Should You Always Warm Up To Prevent Injury?
As some of you know a few weeks ago I sustained quite a severe hamstring tendon injury sprinting at the school mothers sports day race. Needless to say I won the race but my poor hamstring tendon did not win any prizes. Progress is expectedly slow.
Now the first thing most people asked me was did you warm up? To be fair I don’t think a 30 second to 1 minute on the start line constitutes a warm up so no would be the answer!
Would A Warm up Have Prevented My Injury?
A google search on “warm up” will tell you it prevents injury, however, finding the evidence to back this up is difficult. A study back in 2006 by Fradkin et al., found that out of 5 high quality studies, 3 showed that performing a warm-up prior to performance significantly reduced the injury risk, and the other two studies found that warming up was not effective in significantly reducing the number of injuries. Currently there is insufficient evidence to endorse or discontinue routine warm-up prior to physical activity in order to prevent injury.
What Were The Other Significant Contributing Factors?
Intensity of the Exercise: Although, I am fairly fit as I train for triathlon, my training does not include sprinting. The forces being placed on my hamstring tendon were significantly higher during the sprint when compared to my normal endurance running. My tendon was not robust enough to cope with sprinting. No amount of warming up would have changed that. My competitive nature also meant I ran it like I was running the Olympic 100m final not the mothers day sports race.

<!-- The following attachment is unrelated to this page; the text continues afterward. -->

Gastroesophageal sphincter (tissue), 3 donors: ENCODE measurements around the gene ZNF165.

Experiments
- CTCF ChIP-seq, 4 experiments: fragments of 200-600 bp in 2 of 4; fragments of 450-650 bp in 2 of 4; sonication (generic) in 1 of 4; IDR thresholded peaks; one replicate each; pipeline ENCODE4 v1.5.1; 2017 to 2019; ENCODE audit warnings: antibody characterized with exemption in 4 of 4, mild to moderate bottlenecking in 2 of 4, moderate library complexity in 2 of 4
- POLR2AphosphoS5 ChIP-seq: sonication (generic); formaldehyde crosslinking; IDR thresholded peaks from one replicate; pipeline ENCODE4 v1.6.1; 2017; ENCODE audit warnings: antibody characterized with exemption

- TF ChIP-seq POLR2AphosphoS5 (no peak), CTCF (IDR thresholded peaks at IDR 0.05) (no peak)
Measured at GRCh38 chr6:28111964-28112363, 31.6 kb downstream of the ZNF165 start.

Age: Unfortunately my brain might have run as if I was in my twenties but alas my musculoskeletal system isn’t. As we age tendons tend to become less pliable and more stiff so are less resilient to load tolerance. My age therefore, was another factor which predisposed my tendon to injury.
Sadly I think even if I’d warmed up in this instance I would have still got injured due to the speed and force being applied to a non conditioned tendon.
Should You always Warm up? Definitely yes! It prepares the body for the activity we are about to take part in and it may prevent injury. However, we must consider what activity we want to take part in and train specifically for this, to allow our musculoskeletal system to gradually adapt and become robust enough to cope with the demand of activity.
NO MORE MOTHERS DAY RACES FOR ME AGAIN!
Running Warm up:
Click here for an example of some simple running warm up drills. The first is encouraging a fluid leg swing whilst maintaining a relaxed but upright trunk. The second drill encourages rotation through the spine and the third drill is the two step which encourages elasticity through the muscles. The squat and calf raises also encourage activity through the muscles and joints that are used in running